The Nova: Officer Michael Crain and Unfinished Love at Memorial Car Show | KCET
The Nova: Officer Michael Crain and Unfinished Love at Memorial Car Show
Michael Crain's 1970 Nova sat on the asphalt between two open garages in an industrial park in Riverside where The Old Farts Racing Club members work on restoring classic cars. This is Bill's Place -- his son Larry got married here, and as he said, "We've had funerals here, too."
But today was neither. The Nova, primer-gray like raincloud, was an icon that everyone wanted to see, to honor the owner who would never finish restoring it. Officer Crain was sitting in the passenger seat of his patrol car 32 days ago when he was shot and killed by former LAPD Officer Christopher Dorner. Hundreds of people showed up Sunday for a memorial car show.
Cindy Crain, Michael's mother, stood near the Nova, watching Michael's nephews Christopher and Tyler Camonte play around near the front bumper. Her eyes still filled with tears while we talked -- 32 days and she was exhausted. "We were at Santa Anita yesterday," she said. "They did the third race for Michael Crain -- his picture was up on the screen, and we went in the winner's circle after." She put her hands on her face. "It's hard to see. But I just want him to be remembered." Then she straightened her back. "His son Ian will get the car when he's 16."
Maybe a car with less muscle, we all suggested, for a new driver, and then we laughed. Crain's best friend since junior high, Rob Frazer, who called him brother, stood nearby. "We've had so many offers," he said. "People seem to have a need to restore it. Almost more for them to do something, to help."
Walking up to peer into the windows were two officers in tan uniform -- Oscar Gonzalez and Octavio Magana, Riverside CHP. They made the rounds of the car show -- classic cars, trucks, and motorcycles lined the streets of the industrial park, their owners and families and friends sitting in groups behind their vehicles or strolling past the open hoods showing off restored engines. "I lost my brother-in-law in the line of duty in 2009," Magana told me. "Rialto PD. It's something you never get over."
Beside his 1959 Ford Galaxie Skyline, with all original parts down to the seats, a carhop tray attached to the driver window, Bob Gonzales said, "This is about brotherhood." He drove in from Long Beach with four other retired officers.
"You have to support the brothers in blue, whether they wear tan and green, or blue," Mike Terry said, further down the line, near the 1988 Dodge Diplomat he'd brought, a true CHP restoration vehicle. "When it happens to one of us, it happens to all of us." Terry retired from the Torrance Police Department, lives in Santa Clarita, and came down to the show with other members of The Badgers Emergency Vehicle Association, a car club which restores actual law enforcement vehicles or those converted for law enforcement, like the 1968 Plymouth Belvedere used by an LAPD Metro SWAT team and brought by Leonard Scheid, retired from Hermosa Beach Police Department. Nick Gutierrez brought a 1988 Dodge Diplomat used by the Oakland Police Department.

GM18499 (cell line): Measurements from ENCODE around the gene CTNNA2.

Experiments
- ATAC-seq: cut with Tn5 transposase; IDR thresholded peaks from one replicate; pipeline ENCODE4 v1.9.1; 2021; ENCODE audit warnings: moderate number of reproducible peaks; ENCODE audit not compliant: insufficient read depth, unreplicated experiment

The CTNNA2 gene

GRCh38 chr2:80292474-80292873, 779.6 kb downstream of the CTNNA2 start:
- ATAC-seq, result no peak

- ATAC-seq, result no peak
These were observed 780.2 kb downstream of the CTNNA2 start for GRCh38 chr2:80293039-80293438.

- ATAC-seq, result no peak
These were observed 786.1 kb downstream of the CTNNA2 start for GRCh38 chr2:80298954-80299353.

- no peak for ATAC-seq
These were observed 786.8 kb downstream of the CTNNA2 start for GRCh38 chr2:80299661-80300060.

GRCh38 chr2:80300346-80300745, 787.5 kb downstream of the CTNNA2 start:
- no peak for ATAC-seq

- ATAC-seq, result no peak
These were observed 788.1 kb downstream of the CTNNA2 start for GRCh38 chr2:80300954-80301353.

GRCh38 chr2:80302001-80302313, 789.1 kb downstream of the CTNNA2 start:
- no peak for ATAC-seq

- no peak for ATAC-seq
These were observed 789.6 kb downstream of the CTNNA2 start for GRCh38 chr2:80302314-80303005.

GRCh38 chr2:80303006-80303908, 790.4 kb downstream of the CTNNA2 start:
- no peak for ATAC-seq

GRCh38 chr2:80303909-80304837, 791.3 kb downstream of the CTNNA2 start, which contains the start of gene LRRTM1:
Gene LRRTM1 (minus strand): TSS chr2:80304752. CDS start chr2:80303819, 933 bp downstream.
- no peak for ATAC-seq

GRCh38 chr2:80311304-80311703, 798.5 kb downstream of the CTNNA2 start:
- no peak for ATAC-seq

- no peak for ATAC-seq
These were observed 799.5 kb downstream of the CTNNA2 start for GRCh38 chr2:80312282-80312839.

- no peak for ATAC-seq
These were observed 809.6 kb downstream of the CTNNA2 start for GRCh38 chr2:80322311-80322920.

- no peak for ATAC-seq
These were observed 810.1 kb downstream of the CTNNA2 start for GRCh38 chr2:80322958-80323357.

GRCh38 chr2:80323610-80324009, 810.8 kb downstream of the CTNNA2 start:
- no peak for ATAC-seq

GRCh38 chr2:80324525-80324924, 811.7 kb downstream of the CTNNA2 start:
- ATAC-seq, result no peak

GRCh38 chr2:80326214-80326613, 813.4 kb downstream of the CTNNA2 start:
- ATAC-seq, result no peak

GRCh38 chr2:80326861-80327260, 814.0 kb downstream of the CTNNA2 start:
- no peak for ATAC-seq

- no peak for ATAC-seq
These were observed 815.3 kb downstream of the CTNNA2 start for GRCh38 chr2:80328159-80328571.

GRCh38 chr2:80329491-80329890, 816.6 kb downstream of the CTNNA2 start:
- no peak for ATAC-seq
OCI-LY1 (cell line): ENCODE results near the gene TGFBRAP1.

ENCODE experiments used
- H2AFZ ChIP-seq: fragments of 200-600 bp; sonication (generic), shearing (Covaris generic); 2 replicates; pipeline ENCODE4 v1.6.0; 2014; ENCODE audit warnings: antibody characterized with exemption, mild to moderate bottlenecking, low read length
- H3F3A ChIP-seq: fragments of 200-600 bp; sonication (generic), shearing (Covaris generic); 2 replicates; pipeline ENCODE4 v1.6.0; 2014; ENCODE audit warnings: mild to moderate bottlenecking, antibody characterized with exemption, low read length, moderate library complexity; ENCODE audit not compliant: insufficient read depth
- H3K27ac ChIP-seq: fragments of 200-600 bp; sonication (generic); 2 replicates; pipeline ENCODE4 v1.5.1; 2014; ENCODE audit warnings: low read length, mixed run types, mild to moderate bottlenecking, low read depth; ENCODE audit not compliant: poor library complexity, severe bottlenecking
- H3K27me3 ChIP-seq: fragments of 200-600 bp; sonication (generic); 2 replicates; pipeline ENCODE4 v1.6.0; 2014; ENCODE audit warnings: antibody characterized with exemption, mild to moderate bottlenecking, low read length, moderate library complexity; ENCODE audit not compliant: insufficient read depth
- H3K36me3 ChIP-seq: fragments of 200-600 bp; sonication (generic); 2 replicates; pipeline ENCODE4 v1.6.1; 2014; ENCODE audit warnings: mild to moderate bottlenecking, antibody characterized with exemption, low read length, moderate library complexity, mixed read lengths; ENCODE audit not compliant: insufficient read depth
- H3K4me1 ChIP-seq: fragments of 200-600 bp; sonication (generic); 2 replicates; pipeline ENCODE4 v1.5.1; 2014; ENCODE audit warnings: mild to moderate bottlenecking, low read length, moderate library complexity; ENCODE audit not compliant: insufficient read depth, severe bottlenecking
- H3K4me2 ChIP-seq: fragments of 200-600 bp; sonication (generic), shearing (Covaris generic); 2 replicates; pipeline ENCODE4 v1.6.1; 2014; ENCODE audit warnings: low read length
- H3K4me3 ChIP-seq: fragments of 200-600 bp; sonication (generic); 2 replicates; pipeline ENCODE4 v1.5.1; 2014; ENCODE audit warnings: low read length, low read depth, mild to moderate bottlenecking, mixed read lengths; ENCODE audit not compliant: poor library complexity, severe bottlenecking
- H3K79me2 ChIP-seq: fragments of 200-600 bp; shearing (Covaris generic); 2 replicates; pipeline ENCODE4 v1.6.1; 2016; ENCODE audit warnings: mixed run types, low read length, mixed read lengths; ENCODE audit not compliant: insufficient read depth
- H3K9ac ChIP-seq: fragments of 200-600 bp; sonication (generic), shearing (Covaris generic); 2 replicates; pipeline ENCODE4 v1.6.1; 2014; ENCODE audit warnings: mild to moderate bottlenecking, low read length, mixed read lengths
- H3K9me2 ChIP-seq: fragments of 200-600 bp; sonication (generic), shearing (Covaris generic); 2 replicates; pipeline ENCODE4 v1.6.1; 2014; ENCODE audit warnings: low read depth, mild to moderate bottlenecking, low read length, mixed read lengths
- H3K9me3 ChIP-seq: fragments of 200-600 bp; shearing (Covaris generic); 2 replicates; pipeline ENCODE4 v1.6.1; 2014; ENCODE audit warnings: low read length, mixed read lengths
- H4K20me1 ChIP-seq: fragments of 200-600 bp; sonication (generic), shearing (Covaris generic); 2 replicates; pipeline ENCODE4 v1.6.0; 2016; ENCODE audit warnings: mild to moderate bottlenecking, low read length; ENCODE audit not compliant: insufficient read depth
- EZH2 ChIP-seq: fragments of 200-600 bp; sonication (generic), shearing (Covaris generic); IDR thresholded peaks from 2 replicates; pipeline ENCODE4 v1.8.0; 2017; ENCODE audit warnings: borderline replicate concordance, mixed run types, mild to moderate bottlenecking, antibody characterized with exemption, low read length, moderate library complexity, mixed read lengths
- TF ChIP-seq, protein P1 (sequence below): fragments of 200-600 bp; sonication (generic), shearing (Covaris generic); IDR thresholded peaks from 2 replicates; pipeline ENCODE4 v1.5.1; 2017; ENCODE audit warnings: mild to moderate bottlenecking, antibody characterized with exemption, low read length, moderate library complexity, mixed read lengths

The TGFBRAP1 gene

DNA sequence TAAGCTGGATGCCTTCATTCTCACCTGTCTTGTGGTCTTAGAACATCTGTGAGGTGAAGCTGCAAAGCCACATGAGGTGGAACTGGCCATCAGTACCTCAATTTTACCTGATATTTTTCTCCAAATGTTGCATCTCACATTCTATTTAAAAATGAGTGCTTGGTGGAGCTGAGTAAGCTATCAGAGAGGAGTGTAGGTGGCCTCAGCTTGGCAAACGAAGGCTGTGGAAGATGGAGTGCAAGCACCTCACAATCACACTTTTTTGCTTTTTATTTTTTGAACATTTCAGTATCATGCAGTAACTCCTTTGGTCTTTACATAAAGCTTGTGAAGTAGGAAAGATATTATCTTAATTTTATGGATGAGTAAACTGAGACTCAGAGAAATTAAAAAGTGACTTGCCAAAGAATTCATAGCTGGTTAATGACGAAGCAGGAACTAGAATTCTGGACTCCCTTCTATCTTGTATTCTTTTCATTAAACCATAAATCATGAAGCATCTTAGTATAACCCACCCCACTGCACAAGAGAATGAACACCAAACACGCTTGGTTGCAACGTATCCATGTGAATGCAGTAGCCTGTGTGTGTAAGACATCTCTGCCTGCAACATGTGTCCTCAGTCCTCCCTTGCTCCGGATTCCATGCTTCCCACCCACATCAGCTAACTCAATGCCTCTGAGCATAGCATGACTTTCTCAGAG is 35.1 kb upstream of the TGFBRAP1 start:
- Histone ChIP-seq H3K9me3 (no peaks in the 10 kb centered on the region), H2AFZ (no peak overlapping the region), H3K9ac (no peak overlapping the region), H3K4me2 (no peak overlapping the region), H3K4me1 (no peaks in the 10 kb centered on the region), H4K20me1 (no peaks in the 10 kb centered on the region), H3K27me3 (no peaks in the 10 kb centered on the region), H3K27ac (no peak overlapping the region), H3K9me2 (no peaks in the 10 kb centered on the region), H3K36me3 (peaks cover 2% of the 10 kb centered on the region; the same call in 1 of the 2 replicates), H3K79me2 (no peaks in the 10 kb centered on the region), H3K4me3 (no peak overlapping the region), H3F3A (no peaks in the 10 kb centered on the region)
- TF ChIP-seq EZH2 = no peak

But Juan Tejeda had the best story of all, standing beside his 1927 Dodge 4-Screen Paddy Wagon. Yes, a paddy wagon, with metal grill and wooden gate at the back. Born in Compton, retired in 2006 from 35 years of law enforcement, starting with LAPD in 1972 when he returned from Vietnam and ending as a Santa Barbara Sheriff's Deputy, he found the "rustbucket" abandoned in a farmyard in Goleta in 1987. He knew the truck had been used to transport prisoners from the county jail to state prisons in various locations. He knew the inmates at California Men's Colony in San Luis Obispo did auto restoration, upholstery and engine renovation. "Because it was a government vehicle," Tejeda said, "they did it. It took 3,000 man hours, more than a year. One day, when they were starting on the engine, I backed it in, and I saw an older inmate looking at it. He yelled, 'Hey! I rode in one a those!'"
The Badgers go to benefit car shows to help wounded veterans, fallen law enforcement officers, and will head next to Castaic Days. Terry gestured at the line of black-and-whites, "These are cars that a lot of us remember working in -- we couldn't wait to get out of them, and now we restore them."
When Steve Johnson and Denise Wasson Martinez, Bill Wasson's daughter, decided to hold the car show at Bill's Place, the registration was limited to 200 cars. Johnson said, "We gave out 1,200 flyers, and then I printed half-sheets, and that was 3,000." Back at Michael Crain's Nova, smoke from the grill where the Old Farts offered tri-tip sandwiches (meat donated by Riverside restaurant Back Street) floated over the car like incense. Regina Crain, Michael's wife, arrived and her mother-in-law hugged her near the hood. She met Crain at a dance club in Redlands -- she used to do events for KCAL, the Inland Empire radio station. At her husband's funeral, she played Lynryd Skynyrd's song, "A Simple Man." Hundreds of people all around, but her husband is still gone -- and when all of the cars have driven slowly away, though the memories do remain, and the Nova will be lovingly restored, the owner will not sit in that driver seat. "He wanted to fix it up," his mother said to me, her hands touching her sunglasses again, her eyes shimmering behind. "He'd do a little, get jazzed, and then have to wait for months because of work, and kids." Behind her, the sounds of engines throbbed in the wind, as more classic cars pulled up, more people from all over California come to see that Nova.
A Q&A will immediately follow the screening with Oscar-winning cinematographer Roger Deakins.
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